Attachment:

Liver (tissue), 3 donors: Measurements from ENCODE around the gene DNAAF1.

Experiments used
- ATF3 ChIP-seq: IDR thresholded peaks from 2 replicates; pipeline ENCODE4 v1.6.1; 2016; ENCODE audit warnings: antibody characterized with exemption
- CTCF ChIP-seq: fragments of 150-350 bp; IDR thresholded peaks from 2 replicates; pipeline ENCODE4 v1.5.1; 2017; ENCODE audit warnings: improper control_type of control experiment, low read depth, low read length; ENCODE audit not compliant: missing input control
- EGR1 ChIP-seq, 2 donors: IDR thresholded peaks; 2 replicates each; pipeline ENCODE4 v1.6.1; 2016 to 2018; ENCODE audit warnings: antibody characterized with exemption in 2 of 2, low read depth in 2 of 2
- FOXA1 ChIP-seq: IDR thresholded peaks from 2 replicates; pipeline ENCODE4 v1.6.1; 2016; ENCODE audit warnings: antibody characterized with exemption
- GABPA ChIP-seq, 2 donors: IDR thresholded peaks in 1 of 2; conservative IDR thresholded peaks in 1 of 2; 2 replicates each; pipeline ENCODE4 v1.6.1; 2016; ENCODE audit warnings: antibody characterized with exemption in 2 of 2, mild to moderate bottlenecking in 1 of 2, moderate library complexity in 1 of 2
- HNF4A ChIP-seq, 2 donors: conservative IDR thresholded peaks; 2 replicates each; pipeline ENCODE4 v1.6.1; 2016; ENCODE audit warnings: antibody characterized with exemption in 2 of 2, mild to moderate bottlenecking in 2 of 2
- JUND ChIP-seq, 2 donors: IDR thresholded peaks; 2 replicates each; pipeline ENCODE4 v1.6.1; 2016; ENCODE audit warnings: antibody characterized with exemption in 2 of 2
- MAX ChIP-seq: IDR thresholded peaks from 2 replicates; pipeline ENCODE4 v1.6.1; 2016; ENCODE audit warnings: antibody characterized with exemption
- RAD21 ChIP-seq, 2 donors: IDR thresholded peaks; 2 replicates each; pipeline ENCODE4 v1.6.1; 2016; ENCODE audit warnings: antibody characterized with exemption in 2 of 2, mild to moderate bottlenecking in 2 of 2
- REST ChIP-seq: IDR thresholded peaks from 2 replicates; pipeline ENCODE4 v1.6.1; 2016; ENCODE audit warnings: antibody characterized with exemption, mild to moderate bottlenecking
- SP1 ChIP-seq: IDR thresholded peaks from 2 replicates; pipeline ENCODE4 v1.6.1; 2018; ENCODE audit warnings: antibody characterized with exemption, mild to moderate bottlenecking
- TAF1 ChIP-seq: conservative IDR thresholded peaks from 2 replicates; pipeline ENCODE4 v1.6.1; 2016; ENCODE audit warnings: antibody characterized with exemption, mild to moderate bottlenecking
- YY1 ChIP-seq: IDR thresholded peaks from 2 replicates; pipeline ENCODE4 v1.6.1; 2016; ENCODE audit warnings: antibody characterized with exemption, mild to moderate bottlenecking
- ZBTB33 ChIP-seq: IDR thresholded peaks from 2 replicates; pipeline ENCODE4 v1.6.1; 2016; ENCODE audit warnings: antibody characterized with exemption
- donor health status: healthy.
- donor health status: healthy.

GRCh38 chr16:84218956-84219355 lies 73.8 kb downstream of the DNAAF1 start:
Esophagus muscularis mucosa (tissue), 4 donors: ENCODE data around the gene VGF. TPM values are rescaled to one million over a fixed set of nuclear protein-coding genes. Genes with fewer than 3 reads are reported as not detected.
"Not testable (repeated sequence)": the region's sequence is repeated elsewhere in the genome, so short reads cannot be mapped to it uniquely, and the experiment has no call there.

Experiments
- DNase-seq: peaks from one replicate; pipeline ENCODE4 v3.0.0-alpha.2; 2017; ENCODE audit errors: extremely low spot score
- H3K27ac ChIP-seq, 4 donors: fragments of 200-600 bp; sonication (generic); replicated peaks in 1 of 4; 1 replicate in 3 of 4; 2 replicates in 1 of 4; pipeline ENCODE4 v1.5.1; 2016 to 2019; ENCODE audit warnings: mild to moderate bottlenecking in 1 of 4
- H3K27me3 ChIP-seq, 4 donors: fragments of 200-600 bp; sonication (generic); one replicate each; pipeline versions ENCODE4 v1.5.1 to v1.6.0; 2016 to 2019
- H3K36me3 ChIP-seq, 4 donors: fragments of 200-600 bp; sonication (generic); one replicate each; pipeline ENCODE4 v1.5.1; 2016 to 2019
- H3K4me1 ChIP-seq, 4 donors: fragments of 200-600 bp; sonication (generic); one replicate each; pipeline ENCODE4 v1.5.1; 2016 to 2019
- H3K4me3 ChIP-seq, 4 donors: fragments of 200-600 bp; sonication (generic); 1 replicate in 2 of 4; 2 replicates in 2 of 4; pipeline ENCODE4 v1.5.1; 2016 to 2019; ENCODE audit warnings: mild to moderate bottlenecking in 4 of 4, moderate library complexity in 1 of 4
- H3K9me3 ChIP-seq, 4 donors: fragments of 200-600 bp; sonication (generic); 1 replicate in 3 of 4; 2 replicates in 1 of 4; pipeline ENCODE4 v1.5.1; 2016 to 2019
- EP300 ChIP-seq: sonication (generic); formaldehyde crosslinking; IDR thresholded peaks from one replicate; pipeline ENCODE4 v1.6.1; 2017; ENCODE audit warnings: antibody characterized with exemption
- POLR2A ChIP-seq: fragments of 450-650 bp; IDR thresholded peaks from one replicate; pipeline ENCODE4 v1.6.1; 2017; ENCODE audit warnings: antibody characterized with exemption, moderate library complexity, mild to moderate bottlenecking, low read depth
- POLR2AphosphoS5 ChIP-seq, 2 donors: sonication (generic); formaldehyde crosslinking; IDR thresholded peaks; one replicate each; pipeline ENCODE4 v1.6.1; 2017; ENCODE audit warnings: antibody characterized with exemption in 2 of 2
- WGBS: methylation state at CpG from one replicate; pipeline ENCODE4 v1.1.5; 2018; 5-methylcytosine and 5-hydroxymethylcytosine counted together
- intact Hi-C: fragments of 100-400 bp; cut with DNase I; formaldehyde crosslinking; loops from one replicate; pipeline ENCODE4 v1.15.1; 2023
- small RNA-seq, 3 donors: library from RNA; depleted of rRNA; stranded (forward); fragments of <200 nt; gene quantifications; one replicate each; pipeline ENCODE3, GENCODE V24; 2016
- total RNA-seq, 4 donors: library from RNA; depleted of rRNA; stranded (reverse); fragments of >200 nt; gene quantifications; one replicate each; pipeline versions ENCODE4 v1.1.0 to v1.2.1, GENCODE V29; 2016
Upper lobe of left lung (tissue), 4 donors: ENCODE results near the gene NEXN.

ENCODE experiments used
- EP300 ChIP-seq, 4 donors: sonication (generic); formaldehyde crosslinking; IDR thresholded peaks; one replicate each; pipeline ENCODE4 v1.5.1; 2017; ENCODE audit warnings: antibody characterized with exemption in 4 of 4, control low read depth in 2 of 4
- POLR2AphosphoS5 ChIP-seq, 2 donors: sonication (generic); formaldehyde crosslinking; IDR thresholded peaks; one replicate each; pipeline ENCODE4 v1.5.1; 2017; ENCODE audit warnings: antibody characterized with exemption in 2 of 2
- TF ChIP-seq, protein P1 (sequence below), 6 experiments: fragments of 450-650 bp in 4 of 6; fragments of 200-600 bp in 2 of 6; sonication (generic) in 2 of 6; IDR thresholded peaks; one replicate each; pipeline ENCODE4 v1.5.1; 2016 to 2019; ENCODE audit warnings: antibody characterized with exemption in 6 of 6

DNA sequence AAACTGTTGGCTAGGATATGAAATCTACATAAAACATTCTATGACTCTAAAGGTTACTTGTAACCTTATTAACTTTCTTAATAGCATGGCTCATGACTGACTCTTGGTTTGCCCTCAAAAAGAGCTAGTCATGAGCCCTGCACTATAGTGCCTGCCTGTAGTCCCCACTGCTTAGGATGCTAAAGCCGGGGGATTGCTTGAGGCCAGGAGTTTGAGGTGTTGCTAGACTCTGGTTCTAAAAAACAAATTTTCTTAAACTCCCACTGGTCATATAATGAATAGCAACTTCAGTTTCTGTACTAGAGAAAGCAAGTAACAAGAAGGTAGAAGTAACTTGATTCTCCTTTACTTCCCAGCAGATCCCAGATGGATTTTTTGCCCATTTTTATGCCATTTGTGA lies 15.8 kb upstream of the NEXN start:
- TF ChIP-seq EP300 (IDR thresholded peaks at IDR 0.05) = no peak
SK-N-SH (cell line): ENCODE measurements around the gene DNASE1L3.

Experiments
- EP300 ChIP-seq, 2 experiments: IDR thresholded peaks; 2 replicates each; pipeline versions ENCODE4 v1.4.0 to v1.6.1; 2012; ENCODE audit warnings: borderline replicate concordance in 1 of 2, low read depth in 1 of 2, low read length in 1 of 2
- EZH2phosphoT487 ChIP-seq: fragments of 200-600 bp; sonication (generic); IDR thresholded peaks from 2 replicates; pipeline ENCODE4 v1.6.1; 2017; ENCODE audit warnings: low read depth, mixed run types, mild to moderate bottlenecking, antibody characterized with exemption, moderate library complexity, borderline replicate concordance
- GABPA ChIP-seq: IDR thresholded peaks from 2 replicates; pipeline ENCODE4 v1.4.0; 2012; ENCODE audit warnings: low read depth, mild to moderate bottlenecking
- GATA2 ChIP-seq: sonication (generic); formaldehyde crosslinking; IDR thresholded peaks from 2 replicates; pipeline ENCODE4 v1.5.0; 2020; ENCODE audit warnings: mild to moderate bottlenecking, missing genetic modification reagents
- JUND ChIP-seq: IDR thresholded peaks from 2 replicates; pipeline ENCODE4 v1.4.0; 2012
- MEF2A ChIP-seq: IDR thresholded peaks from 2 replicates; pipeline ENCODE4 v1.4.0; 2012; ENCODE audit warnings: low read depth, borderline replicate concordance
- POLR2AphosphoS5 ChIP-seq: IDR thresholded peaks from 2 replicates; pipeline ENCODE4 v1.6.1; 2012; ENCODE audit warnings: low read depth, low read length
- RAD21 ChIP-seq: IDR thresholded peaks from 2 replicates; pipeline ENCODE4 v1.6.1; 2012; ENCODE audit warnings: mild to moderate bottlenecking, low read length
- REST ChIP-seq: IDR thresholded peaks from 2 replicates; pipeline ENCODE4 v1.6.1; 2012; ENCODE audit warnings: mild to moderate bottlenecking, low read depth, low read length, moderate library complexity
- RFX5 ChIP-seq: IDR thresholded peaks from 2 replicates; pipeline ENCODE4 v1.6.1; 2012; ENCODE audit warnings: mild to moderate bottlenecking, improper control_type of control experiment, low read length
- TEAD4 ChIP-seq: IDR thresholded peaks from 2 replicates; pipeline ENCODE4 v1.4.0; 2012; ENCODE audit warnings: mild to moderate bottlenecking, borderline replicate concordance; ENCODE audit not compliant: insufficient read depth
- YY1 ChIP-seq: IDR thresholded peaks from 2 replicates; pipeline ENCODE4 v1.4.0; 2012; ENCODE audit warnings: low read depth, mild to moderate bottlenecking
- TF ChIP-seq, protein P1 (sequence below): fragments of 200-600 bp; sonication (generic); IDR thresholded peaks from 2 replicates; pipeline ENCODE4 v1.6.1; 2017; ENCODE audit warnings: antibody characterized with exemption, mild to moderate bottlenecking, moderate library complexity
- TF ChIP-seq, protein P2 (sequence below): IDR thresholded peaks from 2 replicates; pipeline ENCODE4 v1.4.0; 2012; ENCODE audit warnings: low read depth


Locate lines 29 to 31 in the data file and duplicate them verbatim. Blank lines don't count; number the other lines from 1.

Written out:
- H3K9me3 ChIP-seq, 4 donors: fragments of 200-600 bp; sonication (generic); 1 replicate in 3 of 4; 2 replicates in 1 of 4; pipeline ENCODE4 v1.5.1; 2016 to 2019
- EP300 ChIP-seq: sonication (generic); formaldehyde crosslinking; IDR thresholded peaks from one replicate; pipeline ENCODE4 v1.6.1; 2017; ENCODE audit warnings: antibody characterized with exemption
- POLR2A ChIP-seq: fragments of 450-650 bp; IDR thresholded peaks from one replicate; pipeline ENCODE4 v1.6.1; 2017; ENCODE audit warnings: antibody characterized with exemption, moderate library complexity, mild to moderate bottlenecking, low read depth